This first-ever picture of supersonic shock waves interacting midflight needed perfect timing and nerveless flying.
The image: It captures the moment two supersonic jets break the sound barrier at the same time. The shock waves are caused by rapid pressure changes when a plane flies faster than the speed of sound. It was captured in black and white but is shown here as a colorized composite.
Right on time: The images relied on three aircraft all being in exactly the right place at the right time. NASA flew a Beechcraft Super King Air plane at 30,000 feet while a pair of Northrop T-38 Talon planes flew just 2,000 feet below it, breaking into supersonic speeds at exactly the right moment. The NASA plane had been outfitted with an imaging system that was capable of collecting 1,400 frames per second and used a technique known as schlieren photography to capture this image.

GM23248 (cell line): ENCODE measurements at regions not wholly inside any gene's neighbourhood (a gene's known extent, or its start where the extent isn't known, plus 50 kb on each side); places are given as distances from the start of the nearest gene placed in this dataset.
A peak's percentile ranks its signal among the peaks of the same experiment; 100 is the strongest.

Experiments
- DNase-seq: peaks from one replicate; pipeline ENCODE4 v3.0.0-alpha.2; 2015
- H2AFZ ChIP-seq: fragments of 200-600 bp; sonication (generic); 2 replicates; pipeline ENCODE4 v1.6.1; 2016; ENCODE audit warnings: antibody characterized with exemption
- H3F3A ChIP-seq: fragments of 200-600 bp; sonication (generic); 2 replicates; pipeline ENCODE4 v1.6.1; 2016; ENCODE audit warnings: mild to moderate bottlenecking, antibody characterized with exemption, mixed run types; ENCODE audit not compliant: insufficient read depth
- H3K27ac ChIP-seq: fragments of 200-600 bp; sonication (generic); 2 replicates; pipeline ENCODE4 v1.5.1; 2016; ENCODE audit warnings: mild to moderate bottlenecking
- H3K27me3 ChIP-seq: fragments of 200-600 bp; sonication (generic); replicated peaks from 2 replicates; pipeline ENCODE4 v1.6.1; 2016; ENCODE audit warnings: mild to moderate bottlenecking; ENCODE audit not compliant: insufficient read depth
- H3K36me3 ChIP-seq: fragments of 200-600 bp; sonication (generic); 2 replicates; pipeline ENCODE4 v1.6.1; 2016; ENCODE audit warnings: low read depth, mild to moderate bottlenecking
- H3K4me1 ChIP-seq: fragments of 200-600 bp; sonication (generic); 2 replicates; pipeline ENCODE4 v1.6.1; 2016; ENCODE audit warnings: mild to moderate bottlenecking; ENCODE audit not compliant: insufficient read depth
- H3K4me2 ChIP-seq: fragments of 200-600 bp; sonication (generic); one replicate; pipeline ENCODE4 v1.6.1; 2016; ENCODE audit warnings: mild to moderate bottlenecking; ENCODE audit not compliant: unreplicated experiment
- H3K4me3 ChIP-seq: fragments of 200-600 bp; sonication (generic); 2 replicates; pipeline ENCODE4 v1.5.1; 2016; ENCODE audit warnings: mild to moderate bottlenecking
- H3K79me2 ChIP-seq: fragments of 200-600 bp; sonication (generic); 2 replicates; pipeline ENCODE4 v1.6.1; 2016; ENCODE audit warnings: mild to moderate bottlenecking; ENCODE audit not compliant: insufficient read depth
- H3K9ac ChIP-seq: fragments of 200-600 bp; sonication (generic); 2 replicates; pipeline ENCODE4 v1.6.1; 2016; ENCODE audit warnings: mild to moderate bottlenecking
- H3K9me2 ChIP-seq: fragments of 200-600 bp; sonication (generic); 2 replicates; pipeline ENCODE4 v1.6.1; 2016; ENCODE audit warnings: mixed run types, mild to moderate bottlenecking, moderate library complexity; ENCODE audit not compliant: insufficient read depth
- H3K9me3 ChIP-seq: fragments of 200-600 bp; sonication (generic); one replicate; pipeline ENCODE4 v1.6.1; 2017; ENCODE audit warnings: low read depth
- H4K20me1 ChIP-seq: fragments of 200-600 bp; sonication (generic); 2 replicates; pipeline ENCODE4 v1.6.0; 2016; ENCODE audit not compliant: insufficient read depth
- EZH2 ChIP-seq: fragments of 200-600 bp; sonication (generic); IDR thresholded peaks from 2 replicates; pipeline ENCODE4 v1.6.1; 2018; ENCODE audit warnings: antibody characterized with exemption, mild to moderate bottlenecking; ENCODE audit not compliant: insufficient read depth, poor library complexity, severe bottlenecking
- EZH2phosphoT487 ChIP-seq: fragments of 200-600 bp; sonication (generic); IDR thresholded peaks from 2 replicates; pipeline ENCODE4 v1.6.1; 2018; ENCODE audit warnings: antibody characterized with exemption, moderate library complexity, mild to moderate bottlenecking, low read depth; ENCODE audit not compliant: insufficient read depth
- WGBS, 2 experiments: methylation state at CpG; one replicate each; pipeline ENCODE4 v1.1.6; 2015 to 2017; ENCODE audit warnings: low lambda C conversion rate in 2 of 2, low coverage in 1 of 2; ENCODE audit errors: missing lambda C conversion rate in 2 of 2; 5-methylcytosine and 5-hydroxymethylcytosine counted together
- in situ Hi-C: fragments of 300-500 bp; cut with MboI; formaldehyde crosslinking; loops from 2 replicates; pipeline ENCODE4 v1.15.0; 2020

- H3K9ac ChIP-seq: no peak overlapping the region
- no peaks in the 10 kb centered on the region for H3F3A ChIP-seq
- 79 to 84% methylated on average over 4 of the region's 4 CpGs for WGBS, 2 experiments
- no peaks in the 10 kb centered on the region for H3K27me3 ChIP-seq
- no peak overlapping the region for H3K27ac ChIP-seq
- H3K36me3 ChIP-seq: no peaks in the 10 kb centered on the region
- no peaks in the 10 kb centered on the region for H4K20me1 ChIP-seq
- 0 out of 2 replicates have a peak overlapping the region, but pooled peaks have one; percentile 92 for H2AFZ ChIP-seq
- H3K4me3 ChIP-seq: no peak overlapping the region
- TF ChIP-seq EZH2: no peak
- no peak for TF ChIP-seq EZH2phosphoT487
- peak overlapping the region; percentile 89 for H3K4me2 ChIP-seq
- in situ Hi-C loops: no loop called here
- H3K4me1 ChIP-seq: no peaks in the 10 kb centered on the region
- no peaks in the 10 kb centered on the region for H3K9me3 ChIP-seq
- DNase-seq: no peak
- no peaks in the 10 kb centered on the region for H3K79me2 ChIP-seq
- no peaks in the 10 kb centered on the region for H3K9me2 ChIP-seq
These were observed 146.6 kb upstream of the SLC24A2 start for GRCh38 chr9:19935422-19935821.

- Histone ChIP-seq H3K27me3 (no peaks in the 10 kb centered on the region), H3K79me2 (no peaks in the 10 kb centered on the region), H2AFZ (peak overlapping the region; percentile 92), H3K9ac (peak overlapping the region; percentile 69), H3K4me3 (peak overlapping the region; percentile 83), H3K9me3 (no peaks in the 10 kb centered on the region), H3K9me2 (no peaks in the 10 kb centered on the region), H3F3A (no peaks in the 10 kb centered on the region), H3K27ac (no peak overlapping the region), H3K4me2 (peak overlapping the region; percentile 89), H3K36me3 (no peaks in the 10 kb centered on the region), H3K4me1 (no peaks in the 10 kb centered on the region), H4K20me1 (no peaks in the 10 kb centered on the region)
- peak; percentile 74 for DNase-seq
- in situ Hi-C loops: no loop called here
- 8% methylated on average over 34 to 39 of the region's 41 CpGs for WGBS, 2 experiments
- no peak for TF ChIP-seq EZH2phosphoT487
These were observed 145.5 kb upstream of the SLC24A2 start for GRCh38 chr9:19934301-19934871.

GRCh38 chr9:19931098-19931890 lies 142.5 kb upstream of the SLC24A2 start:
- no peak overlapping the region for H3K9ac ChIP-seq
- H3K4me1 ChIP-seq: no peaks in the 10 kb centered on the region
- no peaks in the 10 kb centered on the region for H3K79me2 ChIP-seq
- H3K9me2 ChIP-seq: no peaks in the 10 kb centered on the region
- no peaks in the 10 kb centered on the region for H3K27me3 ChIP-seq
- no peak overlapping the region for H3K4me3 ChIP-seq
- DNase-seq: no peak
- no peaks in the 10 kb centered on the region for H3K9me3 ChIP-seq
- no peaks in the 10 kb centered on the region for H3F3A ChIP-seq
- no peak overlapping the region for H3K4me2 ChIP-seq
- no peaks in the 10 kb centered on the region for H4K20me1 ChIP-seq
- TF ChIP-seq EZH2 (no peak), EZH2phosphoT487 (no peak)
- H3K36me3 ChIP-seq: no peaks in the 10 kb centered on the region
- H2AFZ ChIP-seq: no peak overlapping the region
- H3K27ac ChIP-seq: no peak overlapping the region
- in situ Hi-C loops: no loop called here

“We never dreamed that it would be this clear, this beautiful,” said NASA scientist JT Heineck. “I am ecstatic about how these images turned out.”
The aim: Pretty though the images are, there’s a serious purpose: collecting data to help with the design of NASA’s new X-59 Quiet SuperSonic Technology X-plane. NASA hopes that by reducing sonic booms, it might be able to get around the restrictions on supersonic flight over land.
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